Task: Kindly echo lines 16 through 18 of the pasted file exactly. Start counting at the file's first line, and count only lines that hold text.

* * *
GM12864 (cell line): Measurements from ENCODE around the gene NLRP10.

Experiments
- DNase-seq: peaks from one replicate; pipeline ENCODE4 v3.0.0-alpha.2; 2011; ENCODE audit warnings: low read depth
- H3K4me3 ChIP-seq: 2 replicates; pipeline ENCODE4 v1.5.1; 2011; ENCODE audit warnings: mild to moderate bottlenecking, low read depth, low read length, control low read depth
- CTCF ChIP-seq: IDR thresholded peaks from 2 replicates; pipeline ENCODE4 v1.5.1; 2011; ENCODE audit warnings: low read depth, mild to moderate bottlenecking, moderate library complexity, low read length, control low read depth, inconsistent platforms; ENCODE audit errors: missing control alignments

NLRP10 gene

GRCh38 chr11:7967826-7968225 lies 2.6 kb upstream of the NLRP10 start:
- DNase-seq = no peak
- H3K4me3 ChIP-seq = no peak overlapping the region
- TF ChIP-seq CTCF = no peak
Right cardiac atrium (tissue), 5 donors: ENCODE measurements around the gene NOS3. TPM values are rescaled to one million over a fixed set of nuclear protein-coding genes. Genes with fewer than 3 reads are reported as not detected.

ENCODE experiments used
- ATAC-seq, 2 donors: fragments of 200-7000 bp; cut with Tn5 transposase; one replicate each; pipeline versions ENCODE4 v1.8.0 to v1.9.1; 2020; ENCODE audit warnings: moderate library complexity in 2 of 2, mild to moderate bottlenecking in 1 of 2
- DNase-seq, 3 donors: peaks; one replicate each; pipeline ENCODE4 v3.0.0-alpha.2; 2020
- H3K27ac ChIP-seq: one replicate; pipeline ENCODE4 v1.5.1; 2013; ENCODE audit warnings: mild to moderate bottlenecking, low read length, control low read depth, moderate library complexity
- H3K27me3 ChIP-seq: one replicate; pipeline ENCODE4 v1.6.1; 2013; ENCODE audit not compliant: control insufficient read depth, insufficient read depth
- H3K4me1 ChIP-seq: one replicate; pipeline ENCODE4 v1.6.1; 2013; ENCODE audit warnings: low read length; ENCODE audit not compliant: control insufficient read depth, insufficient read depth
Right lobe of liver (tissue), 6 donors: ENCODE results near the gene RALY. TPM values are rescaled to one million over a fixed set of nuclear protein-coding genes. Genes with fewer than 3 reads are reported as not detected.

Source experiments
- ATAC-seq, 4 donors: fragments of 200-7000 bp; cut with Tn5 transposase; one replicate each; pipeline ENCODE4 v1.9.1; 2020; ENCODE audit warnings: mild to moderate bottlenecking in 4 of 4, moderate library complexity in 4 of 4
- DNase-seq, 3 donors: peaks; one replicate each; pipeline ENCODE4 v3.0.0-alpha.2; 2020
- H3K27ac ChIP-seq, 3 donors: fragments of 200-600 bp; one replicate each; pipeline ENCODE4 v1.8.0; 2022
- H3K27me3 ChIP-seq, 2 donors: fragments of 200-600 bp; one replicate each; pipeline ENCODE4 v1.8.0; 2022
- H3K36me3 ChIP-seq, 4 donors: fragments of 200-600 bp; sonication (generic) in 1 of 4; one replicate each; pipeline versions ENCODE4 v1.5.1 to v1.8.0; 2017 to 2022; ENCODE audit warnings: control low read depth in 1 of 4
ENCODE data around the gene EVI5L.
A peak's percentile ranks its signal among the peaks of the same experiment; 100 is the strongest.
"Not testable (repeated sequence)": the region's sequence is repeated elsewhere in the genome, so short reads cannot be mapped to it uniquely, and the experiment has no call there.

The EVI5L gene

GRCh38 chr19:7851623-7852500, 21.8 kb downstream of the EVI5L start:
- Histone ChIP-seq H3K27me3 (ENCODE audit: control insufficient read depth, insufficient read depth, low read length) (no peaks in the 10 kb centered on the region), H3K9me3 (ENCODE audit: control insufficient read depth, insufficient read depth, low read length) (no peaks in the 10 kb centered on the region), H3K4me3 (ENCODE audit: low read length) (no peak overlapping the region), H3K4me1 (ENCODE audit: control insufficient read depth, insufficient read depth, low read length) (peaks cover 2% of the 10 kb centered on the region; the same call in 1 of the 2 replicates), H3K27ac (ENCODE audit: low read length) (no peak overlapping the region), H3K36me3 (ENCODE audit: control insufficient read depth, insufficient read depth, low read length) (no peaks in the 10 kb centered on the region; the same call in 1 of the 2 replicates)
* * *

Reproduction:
- H3K27me3 ChIP-seq: one replicate; pipeline ENCODE4 v1.6.1; 2013; ENCODE audit not compliant: control insufficient read depth, insufficient read depth
- H3K4me1 ChIP-seq: one replicate; pipeline ENCODE4 v1.6.1; 2013; ENCODE audit warnings: low read length; ENCODE audit not compliant: control insufficient read depth, insufficient read depth
Right lobe of liver (tissue), 6 donors: ENCODE results near the gene RALY. TPM values are rescaled to one million over a fixed set of nuclear protein-coding genes. Genes with fewer than 3 reads are reported as not detected.